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Everyone Deserves A Pet

What I’m about to say, is seen by some, as controversial. I believe that anyone and everyone, so long as they can provide a loving and stable home, deserves the right to own a pet. Even those who struggle with the challenges that pet poverty throws at them.

I will explain why I take this view. You may remember that I introduced the concept of pet poverty in my last blog on this subject but as a recap, it is the inability for a pet owner to be able to afford to provide sufficient food and/or veterinary care for their pet. But back to that controversial point for a moment. I believe that pet ownership is one of the greatest joys that we can experience, the care and love for another being who will devote their energy, loyalty and purest of loves back at you. We get an unconditional friendship from our pets that some struggle to find with other people and I firmly believe that a large part of this is down to the fact that pets don’t judge us. They don’t offer pep talks; they don’t look down on us when we’re wearing our PJ’s past 11am and there is no such thing as ‘morning breath’ problems to a pet. The simple interaction of being loved with no disregard and with zero judgement to boot is a heady height of happiness in my opinion. But owning a pet is a part of life and life can be messy, complicated and often out of our control. The reasons that many fall into pet poverty are not of their own making, the challenges of life that come in the form of poverty, unemployment, homelessness, domestic abuse, addiction or poor mental health.

The reality is that pet poverty can affect anyone at any time, and it could happen to you. I’ve spoken to so many people who have simply been made redundant, became unwell and ran out of sick pay or have found themselves in a set of circumstances that have slowly led them to a point of crisis. The guilt of not being able to provide for your pet what they need is one that will chew away at your insides, after all they give so much to you. However, from my experience pets who are separated from loving owners, who might just be experiencing a rough moment or two in their lives, don’t just spring back and forget about them. Some of the worst situations are when you see them pine for the owner who they loved beyond measure. It isn’t the memory of not being fed the right food or not being taken to the vet that makes them cry for them, it’s the memory of the love lost.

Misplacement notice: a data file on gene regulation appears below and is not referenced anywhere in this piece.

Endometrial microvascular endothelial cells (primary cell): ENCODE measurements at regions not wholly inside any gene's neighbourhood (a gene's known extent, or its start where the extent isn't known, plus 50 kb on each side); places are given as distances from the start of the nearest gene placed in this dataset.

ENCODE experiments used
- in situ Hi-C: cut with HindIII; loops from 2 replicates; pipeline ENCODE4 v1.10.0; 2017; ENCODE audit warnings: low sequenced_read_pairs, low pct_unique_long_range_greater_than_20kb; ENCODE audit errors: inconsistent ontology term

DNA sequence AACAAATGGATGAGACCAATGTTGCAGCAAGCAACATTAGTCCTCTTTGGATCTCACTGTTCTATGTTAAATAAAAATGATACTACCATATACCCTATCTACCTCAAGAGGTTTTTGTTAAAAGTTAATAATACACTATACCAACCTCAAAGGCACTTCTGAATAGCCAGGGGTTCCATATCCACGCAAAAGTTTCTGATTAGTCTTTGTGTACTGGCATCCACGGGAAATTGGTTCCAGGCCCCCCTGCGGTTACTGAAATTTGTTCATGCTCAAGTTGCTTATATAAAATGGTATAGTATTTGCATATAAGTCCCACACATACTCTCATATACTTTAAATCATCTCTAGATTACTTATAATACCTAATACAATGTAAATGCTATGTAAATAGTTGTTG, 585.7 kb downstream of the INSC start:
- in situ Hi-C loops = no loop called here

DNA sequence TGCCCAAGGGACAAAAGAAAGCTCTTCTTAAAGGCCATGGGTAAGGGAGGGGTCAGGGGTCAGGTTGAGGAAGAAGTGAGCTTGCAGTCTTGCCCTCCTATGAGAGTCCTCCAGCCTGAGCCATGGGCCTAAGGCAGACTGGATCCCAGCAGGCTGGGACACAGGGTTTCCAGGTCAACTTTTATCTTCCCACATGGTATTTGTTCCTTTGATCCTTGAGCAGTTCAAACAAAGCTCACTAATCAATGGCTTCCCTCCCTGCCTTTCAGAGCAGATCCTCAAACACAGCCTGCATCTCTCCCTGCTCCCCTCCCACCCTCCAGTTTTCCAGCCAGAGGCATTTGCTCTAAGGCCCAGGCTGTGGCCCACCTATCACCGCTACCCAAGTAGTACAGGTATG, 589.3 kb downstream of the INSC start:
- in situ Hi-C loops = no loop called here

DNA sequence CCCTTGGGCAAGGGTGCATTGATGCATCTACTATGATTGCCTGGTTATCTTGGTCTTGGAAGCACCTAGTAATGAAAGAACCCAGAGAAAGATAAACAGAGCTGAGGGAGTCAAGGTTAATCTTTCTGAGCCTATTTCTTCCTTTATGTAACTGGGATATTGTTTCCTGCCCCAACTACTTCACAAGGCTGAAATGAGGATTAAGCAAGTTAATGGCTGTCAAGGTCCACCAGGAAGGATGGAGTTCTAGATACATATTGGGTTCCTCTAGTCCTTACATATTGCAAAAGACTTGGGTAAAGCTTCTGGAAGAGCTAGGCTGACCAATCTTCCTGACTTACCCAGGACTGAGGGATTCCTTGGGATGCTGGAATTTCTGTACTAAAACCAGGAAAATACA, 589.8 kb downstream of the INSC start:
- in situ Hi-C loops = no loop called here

If those in crisis and have lost this love and stability, which is a huge part of their wellbeing, then that community is weaker for it. If that pet isn’t by their side providing companionship and unconditional love, it will take longer for that person to climb their way out of crisis. There is a way to be able to keep pets in loving homes and it’s by acknowledging and addressing pet poverty problems. It’s by ensuring that when someone needs that help, they can access pet food and veterinary care, for the time that they need that support.

I talked about dignity in the last blog, and I feel strongly that the presence of dignity is a critical part of someone being able to recover from their crisis situation, whatever that might be and whatever the reasons that have caused it. The dignity to get support without judgement when its needed, the dignity of not losing any more in their life than they have already and the dignity to move forward and recover aren’t things people should just hope for but should be able to expect. Understanding that pet poverty is a part of this complex picture is key to those who need help accessing it.

A final word on that controversial topic, when I say I believe that anyone and everyone, so long as they can provide a loving and stable home, deserves the right to own a pet, the emphasis is on stable and loving. Some homes just aren’t, and that means taking a pet out of that environment and giving it a second chance for love and happiness. But I want to make it clear that the challenges of those experiencing pet poverty aren’t inextricably linked to the mistreatment and poor care of pets. Anyone from any background or circumstances can take poor care of their pet leaving them vulnerable, unstable and unhappy.

I have witnessed homes where pet poverty most clearly wasn’t a challenge and the care and love most certainly wasn’t there either. The ups and downs of life don’t skip the ‘good postcodes’ and this goes back to my point that pet poverty can affect anyone, at any time. It’s part of a set of societal issues, that now more than ever, are hurting people and their pets. Societal issues that can be addressed and focused on so that not only can people be lifted out of the challenges they are facing but can keep their pets with them. Let’s work to avoid the final indignity of losing a beloved pet, so that we can all prosper and build a better future together.

Lindsay Fyffe-Jardine


Lindsay is CEO at Edinburgh Dog and Cat Home, having previously held the role of Director of Operations and Deputy to the CEO. She has extensive past experience in the humanitarian and animal welfare sectors, working across security, international disaster management and operations.

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